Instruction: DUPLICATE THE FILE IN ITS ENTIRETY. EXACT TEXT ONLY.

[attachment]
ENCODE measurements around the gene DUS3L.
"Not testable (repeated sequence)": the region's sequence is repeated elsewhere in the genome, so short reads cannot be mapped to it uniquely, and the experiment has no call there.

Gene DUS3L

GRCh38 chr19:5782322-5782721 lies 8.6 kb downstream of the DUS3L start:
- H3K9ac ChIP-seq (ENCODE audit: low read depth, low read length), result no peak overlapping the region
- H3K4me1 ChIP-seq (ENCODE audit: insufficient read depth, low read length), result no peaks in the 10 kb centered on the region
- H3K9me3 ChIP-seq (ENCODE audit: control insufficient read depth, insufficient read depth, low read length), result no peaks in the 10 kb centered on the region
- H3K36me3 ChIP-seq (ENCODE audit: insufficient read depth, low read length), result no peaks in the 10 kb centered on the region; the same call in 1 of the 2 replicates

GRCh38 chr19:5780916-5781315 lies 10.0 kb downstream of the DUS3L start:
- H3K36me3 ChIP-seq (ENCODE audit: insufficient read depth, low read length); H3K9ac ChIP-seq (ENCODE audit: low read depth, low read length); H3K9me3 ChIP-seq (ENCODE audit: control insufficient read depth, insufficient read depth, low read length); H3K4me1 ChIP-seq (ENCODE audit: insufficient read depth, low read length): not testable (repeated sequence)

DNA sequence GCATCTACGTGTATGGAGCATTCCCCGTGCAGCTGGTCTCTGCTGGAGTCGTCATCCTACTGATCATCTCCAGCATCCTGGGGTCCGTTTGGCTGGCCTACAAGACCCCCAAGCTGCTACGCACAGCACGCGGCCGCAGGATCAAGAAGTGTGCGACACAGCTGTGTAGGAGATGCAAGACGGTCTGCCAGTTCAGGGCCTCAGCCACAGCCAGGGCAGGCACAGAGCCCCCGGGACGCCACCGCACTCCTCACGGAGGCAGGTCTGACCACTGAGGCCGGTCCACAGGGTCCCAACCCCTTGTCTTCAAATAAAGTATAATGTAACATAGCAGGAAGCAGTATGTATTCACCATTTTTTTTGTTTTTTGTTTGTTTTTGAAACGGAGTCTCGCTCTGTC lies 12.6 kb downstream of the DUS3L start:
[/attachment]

ENCODE measurements around the gene DUS3L.
"Not testable (repeated sequence)": the region's sequence is repeated elsewhere in the genome, so short reads cannot be mapped to it uniquely, and the experiment has no call there.

Gene DUS3L

GRCh38 chr19:5782322-5782721 lies 8.6 kb downstream of the DUS3L start:
- H3K9ac ChIP-seq (ENCODE audit: low read depth, low read length), result no peak overlapping the region
- H3K4me1 ChIP-seq (ENCODE audit: insufficient read depth, low read length), result no peaks in the 10 kb centered on the region
- H3K9me3 ChIP-seq (ENCODE audit: control insufficient read depth, insufficient read depth, low read length), result no peaks in the 10 kb centered on the region
- H3K36me3 ChIP-seq (ENCODE audit: insufficient read depth, low read length), result no peaks in the 10 kb centered on the region; the same call in 1 of the 2 replicates

GRCh38 chr19:5780916-5781315 lies 10.0 kb downstream of the DUS3L start:
- H3K36me3 ChIP-seq (ENCODE audit: insufficient read depth, low read length); H3K9ac ChIP-seq (ENCODE audit: low read depth, low read length); H3K9me3 ChIP-seq (ENCODE audit: control insufficient read depth, insufficient read depth, low read length); H3K4me1 ChIP-seq (ENCODE audit: insufficient read depth, low read length): not testable (repeated sequence)

DNA sequence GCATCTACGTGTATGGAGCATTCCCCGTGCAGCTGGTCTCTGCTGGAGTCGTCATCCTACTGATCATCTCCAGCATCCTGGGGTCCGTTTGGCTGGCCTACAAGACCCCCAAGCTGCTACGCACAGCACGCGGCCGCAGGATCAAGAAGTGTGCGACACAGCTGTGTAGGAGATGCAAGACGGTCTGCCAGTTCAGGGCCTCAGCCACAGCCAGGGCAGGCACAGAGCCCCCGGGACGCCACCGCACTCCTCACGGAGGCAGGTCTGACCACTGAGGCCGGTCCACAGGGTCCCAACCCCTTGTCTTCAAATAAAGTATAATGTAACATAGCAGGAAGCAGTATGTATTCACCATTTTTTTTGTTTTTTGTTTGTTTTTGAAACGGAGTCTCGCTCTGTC lies 12.6 kb downstream of the DUS3L start: